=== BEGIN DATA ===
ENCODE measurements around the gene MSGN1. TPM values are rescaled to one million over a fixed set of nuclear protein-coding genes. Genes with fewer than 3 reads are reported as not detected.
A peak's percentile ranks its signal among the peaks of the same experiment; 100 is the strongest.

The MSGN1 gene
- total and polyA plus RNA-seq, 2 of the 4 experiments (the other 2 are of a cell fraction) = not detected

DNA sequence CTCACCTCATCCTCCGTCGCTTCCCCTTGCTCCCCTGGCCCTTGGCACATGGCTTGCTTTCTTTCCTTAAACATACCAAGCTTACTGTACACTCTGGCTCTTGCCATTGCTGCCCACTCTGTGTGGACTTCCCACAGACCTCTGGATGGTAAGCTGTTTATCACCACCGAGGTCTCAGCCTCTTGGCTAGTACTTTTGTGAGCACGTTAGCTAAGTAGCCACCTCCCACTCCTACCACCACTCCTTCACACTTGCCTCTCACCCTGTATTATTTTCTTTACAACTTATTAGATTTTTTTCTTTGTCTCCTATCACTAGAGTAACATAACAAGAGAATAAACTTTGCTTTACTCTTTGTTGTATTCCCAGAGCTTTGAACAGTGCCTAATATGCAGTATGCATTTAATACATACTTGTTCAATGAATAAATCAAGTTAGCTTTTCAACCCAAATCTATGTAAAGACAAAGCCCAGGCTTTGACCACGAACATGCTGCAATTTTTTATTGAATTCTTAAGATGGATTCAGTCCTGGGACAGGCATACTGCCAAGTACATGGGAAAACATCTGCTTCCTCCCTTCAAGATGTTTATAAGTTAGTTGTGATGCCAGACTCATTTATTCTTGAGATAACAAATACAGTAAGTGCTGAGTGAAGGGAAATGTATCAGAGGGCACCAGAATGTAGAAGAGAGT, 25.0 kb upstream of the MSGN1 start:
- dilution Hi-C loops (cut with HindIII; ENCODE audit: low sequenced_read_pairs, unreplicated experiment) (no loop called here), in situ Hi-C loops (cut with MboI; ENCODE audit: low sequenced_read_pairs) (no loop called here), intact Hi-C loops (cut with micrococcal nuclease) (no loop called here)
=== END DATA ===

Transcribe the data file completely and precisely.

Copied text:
ENCODE measurements around the gene MSGN1. TPM values are rescaled to one million over a fixed set of nuclear protein-coding genes. Genes with fewer than 3 reads are reported as not detected.
A peak's percentile ranks its signal among the peaks of the same experiment; 100 is the strongest.

The MSGN1 gene
- total and polyA plus RNA-seq, 2 of the 4 experiments (the other 2 are of a cell fraction) = not detected

DNA sequence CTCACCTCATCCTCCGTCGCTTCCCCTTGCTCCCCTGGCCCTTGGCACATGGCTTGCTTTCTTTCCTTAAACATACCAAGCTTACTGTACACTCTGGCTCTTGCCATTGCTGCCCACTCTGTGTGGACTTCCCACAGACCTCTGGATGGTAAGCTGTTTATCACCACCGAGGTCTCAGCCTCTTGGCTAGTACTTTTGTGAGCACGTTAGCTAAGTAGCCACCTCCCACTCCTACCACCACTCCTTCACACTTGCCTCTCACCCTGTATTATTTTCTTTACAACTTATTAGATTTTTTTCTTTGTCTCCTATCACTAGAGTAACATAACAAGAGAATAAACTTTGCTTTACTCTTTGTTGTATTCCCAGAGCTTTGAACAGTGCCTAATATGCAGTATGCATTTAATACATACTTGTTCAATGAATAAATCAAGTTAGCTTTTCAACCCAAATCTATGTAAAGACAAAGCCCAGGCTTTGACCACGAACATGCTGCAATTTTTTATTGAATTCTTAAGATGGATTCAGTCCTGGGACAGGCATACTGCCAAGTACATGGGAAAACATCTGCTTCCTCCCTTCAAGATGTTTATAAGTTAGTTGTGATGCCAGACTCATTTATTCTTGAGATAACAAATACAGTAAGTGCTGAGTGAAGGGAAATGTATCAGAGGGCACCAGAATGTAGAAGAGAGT, 25.0 kb upstream of the MSGN1 start:
- dilution Hi-C loops (cut with HindIII; ENCODE audit: low sequenced_read_pairs, unreplicated experiment) (no loop called here), in situ Hi-C loops (cut with MboI; ENCODE audit: low sequenced_read_pairs) (no loop called here), intact Hi-C loops (cut with micrococcal nuclease) (no loop called here)